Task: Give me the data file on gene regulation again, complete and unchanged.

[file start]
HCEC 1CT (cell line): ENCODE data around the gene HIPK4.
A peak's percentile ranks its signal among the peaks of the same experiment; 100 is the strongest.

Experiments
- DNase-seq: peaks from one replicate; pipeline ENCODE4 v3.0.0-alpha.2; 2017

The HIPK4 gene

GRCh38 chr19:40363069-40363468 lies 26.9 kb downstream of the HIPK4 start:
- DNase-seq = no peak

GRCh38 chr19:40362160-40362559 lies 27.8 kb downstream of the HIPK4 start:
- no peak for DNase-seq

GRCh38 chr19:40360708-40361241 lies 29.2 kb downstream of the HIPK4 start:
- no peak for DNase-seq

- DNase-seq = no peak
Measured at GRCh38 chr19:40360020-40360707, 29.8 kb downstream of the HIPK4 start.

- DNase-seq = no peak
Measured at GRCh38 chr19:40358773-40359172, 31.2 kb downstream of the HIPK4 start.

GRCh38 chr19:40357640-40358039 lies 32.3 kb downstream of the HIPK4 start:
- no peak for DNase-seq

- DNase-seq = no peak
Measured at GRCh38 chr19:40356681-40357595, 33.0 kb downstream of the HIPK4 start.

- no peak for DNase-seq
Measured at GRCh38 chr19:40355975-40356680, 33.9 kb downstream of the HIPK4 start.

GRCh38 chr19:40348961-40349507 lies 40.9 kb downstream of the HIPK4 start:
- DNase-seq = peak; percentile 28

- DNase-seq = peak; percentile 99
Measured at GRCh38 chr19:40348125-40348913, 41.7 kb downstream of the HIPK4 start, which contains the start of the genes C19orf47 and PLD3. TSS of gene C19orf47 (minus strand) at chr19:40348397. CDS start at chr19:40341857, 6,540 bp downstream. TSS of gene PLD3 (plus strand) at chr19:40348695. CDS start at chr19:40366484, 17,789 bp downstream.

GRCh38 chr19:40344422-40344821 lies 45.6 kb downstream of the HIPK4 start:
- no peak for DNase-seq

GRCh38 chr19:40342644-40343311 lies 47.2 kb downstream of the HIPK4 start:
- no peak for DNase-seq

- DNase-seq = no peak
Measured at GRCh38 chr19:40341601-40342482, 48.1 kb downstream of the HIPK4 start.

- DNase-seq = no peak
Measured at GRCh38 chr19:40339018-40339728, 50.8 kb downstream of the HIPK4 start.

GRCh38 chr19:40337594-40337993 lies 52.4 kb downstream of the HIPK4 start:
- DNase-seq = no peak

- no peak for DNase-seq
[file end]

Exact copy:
HCEC 1CT (cell line): ENCODE data around the gene HIPK4.
A peak's percentile ranks its signal among the peaks of the same experiment; 100 is the strongest.

Experiments
- DNase-seq: peaks from one replicate; pipeline ENCODE4 v3.0.0-alpha.2; 2017

The HIPK4 gene

GRCh38 chr19:40363069-40363468 lies 26.9 kb downstream of the HIPK4 start:
- DNase-seq = no peak

GRCh38 chr19:40362160-40362559 lies 27.8 kb downstream of the HIPK4 start:
- no peak for DNase-seq

GRCh38 chr19:40360708-40361241 lies 29.2 kb downstream of the HIPK4 start:
- no peak for DNase-seq

- DNase-seq = no peak
Measured at GRCh38 chr19:40360020-40360707, 29.8 kb downstream of the HIPK4 start.

- DNase-seq = no peak
Measured at GRCh38 chr19:40358773-40359172, 31.2 kb downstream of the HIPK4 start.

GRCh38 chr19:40357640-40358039 lies 32.3 kb downstream of the HIPK4 start:
- no peak for DNase-seq

- DNase-seq = no peak
Measured at GRCh38 chr19:40356681-40357595, 33.0 kb downstream of the HIPK4 start.

- no peak for DNase-seq
Measured at GRCh38 chr19:40355975-40356680, 33.9 kb downstream of the HIPK4 start.

GRCh38 chr19:40348961-40349507 lies 40.9 kb downstream of the HIPK4 start:
- DNase-seq = peak; percentile 28

- DNase-seq = peak; percentile 99
Measured at GRCh38 chr19:40348125-40348913, 41.7 kb downstream of the HIPK4 start, which contains the start of the genes C19orf47 and PLD3. TSS of gene C19orf47 (minus strand) at chr19:40348397. CDS start at chr19:40341857, 6,540 bp downstream. TSS of gene PLD3 (plus strand) at chr19:40348695. CDS start at chr19:40366484, 17,789 bp downstream.

GRCh38 chr19:40344422-40344821 lies 45.6 kb downstream of the HIPK4 start:
- no peak for DNase-seq

GRCh38 chr19:40342644-40343311 lies 47.2 kb downstream of the HIPK4 start:
- no peak for DNase-seq

- DNase-seq = no peak
Measured at GRCh38 chr19:40341601-40342482, 48.1 kb downstream of the HIPK4 start.

- DNase-seq = no peak
Measured at GRCh38 chr19:40339018-40339728, 50.8 kb downstream of the HIPK4 start.

GRCh38 chr19:40337594-40337993 lies 52.4 kb downstream of the HIPK4 start:
- DNase-seq = no peak

- no peak for DNase-seq